The most basic way to detect metal uses a technology called beat-frequency oscillator (BFO). In a BFO system, there are two coils of wire. One large coil is in the search head, and a smaller coil is located inside the control box. Each coil is connected to an oscillator that generates thousands of pulses of current per second. The frequency of these pulses is slightly offset between the two coils.
As the pulses travel through each coil, the coil generates radio waves. A tiny receiver within the control box picks up the radio waves and creates an audible series of tones (beats) based on the difference between the frequencies.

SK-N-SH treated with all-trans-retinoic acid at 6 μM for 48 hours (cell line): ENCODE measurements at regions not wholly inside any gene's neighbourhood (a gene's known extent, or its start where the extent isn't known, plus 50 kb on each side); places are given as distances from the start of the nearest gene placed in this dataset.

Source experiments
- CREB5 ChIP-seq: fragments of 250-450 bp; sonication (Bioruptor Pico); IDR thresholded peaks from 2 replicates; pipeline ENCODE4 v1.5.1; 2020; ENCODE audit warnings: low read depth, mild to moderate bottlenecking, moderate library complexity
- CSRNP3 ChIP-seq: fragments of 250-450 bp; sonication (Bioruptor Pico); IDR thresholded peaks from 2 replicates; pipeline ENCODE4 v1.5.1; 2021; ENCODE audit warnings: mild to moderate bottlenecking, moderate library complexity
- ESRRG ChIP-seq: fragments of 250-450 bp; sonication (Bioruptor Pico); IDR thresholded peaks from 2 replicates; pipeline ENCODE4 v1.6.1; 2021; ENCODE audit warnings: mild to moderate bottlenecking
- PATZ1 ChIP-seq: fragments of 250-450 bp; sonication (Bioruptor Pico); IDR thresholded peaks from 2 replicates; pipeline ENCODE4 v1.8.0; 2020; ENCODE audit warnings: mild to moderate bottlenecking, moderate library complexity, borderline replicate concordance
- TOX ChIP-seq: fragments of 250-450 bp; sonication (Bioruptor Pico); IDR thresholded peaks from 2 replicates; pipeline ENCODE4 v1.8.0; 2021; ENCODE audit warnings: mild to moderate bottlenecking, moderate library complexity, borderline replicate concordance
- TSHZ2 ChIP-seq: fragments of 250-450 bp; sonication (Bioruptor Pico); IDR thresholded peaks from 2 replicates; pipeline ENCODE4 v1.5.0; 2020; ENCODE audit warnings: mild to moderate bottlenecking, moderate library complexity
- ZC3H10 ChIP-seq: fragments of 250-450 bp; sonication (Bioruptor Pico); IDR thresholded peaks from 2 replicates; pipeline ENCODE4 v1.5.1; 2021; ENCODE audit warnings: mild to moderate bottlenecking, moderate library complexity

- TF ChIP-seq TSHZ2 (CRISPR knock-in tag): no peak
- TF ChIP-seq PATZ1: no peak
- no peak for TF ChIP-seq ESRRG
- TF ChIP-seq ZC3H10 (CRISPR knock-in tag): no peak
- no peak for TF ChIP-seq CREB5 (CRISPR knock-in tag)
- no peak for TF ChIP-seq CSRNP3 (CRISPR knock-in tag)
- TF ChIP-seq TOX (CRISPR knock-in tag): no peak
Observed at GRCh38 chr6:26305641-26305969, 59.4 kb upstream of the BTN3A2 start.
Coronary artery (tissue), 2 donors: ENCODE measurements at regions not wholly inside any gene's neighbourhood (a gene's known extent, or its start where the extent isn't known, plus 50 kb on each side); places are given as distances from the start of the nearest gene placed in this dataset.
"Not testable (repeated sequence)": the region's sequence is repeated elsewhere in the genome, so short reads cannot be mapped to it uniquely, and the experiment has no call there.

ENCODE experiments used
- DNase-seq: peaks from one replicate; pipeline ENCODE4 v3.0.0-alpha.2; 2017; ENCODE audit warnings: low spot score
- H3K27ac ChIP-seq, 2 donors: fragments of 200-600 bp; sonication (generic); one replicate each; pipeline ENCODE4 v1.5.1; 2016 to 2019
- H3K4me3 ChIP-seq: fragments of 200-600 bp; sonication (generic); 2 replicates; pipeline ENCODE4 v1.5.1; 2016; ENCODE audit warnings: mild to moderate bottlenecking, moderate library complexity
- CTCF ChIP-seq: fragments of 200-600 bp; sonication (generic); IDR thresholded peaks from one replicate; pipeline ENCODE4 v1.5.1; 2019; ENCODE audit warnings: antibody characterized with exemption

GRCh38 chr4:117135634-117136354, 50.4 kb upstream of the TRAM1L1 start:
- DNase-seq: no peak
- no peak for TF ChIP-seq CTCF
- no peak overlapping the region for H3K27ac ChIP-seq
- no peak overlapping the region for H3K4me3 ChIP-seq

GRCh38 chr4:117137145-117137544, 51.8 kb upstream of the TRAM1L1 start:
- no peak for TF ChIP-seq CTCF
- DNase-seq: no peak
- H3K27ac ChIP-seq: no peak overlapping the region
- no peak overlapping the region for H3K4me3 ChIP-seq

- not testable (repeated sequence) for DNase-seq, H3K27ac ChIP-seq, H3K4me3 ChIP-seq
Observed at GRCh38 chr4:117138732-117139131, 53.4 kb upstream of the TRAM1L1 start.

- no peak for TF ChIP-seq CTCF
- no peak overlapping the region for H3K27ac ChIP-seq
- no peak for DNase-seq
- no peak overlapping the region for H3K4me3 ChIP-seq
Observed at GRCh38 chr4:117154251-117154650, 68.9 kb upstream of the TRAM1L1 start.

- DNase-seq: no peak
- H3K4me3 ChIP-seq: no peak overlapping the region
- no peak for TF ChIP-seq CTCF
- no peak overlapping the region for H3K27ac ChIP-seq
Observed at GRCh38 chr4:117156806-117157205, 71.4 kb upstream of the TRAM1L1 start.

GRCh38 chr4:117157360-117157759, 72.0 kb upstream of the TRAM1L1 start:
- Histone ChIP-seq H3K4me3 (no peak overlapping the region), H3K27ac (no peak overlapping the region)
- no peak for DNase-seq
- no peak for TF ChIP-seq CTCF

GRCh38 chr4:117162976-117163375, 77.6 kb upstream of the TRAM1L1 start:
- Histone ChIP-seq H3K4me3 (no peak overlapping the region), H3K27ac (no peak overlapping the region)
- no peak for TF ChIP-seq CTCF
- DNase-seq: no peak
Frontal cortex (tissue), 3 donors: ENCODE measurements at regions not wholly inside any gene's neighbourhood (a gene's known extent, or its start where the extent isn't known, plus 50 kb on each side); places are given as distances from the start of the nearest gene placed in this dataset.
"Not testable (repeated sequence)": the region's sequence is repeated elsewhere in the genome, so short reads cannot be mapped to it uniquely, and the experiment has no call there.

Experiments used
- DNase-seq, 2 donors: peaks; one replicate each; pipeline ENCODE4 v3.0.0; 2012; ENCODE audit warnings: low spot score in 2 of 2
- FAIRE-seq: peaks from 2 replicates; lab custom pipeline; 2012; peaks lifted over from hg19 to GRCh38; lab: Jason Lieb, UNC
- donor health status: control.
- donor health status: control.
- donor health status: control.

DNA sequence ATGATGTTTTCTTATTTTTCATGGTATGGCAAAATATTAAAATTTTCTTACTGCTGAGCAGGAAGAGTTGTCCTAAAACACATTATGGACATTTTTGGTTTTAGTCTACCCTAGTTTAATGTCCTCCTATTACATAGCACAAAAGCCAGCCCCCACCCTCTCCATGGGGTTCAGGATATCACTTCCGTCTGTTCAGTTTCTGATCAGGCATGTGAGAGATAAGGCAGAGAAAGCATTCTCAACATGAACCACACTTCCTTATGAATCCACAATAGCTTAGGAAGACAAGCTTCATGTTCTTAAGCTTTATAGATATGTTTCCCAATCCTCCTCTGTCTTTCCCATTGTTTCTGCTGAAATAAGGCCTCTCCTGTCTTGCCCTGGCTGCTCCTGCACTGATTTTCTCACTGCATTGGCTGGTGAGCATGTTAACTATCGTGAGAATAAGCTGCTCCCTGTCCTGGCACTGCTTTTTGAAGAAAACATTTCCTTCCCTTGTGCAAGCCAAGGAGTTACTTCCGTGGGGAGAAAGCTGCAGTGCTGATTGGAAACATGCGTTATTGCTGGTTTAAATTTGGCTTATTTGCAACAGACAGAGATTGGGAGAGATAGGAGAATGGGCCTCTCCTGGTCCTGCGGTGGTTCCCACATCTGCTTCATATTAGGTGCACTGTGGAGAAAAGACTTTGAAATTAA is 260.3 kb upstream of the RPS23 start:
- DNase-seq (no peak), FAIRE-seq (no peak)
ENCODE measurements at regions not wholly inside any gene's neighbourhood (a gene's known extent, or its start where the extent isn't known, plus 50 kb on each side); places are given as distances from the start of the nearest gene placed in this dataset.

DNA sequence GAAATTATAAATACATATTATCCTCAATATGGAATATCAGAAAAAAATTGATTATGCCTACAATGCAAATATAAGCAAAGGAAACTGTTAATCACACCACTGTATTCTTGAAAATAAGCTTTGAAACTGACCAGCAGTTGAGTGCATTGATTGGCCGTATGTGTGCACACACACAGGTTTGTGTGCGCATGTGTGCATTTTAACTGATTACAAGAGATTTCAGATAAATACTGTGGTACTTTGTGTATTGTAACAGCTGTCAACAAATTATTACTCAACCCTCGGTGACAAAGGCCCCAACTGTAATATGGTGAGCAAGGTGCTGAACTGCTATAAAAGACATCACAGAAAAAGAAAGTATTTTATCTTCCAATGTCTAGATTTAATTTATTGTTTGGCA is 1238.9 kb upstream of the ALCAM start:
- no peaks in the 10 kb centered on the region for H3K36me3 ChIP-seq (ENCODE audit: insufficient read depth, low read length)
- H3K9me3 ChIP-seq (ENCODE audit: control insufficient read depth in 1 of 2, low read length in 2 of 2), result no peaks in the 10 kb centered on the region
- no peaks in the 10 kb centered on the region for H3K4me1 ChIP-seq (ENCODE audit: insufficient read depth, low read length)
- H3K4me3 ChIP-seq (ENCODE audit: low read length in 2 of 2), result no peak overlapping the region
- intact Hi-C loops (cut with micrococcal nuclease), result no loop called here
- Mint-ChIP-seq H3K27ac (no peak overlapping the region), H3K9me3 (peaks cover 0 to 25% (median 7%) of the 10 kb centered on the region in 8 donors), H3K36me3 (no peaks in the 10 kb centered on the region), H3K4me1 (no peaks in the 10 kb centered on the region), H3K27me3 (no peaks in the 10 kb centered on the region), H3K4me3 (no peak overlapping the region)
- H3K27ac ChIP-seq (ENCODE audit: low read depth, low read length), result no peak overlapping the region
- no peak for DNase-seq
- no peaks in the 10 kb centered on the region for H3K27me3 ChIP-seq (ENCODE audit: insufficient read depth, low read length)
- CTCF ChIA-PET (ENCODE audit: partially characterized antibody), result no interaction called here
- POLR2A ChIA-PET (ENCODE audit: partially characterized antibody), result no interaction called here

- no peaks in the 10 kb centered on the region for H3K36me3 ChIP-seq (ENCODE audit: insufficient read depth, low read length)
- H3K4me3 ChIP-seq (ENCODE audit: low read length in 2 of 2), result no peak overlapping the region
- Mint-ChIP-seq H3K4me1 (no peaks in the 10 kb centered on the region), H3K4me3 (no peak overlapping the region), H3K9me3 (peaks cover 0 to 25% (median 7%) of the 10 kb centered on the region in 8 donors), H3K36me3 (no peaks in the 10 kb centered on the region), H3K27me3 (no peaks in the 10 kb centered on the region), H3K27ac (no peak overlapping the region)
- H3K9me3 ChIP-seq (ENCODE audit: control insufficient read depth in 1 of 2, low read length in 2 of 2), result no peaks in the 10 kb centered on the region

If the coil in the search head passes over a metal object, the magnetic field caused by the current flowing through the coil creates a magnetic field around the object. The object's magnetic field interferes with the frequency of the radio waves generated by the search-head coil. As the frequency deviates from the frequency of the coil in the control box, the audible beats change in duration and tone.
The simplicity of BFO-based systems allows them to be manufactured and sold for a very low cost. But these detectors do not provide the level of control and accuracy provided by VLF or PI systems.